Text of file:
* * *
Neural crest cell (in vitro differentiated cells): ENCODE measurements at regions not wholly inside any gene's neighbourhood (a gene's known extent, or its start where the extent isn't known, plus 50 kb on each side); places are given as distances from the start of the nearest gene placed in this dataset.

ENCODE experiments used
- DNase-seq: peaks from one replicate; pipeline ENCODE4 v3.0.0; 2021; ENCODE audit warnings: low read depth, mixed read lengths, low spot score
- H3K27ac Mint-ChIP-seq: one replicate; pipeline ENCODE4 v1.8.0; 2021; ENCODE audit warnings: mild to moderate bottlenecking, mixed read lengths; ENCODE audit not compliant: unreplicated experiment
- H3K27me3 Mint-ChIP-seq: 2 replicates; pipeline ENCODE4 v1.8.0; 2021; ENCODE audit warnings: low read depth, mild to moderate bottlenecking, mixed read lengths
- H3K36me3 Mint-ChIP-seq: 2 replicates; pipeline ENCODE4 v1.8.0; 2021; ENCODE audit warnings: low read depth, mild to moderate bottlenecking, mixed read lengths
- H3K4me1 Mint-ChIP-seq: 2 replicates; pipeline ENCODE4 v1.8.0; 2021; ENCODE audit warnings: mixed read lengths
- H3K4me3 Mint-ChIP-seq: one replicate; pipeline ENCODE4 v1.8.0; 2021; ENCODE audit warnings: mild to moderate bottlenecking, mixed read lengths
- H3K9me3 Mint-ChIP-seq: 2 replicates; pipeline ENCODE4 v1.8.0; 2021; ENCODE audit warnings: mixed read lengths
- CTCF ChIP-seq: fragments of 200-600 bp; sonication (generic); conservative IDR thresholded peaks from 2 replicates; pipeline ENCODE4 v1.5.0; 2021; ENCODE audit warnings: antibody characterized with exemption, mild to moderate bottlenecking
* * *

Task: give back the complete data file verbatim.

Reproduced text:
Neural crest cell (in vitro differentiated cells): ENCODE measurements at regions not wholly inside any gene's neighbourhood (a gene's known extent, or its start where the extent isn't known, plus 50 kb on each side); places are given as distances from the start of the nearest gene placed in this dataset.

ENCODE experiments used
- DNase-seq: peaks from one replicate; pipeline ENCODE4 v3.0.0; 2021; ENCODE audit warnings: low read depth, mixed read lengths, low spot score
- H3K27ac Mint-ChIP-seq: one replicate; pipeline ENCODE4 v1.8.0; 2021; ENCODE audit warnings: mild to moderate bottlenecking, mixed read lengths; ENCODE audit not compliant: unreplicated experiment
- H3K27me3 Mint-ChIP-seq: 2 replicates; pipeline ENCODE4 v1.8.0; 2021; ENCODE audit warnings: low read depth, mild to moderate bottlenecking, mixed read lengths
- H3K36me3 Mint-ChIP-seq: 2 replicates; pipeline ENCODE4 v1.8.0; 2021; ENCODE audit warnings: low read depth, mild to moderate bottlenecking, mixed read lengths
- H3K4me1 Mint-ChIP-seq: 2 replicates; pipeline ENCODE4 v1.8.0; 2021; ENCODE audit warnings: mixed read lengths
- H3K4me3 Mint-ChIP-seq: one replicate; pipeline ENCODE4 v1.8.0; 2021; ENCODE audit warnings: mild to moderate bottlenecking, mixed read lengths
- H3K9me3 Mint-ChIP-seq: 2 replicates; pipeline ENCODE4 v1.8.0; 2021; ENCODE audit warnings: mixed read lengths
- CTCF ChIP-seq: fragments of 200-600 bp; sonication (generic); conservative IDR thresholded peaks from 2 replicates; pipeline ENCODE4 v1.5.0; 2021; ENCODE audit warnings: antibody characterized with exemption, mild to moderate bottlenecking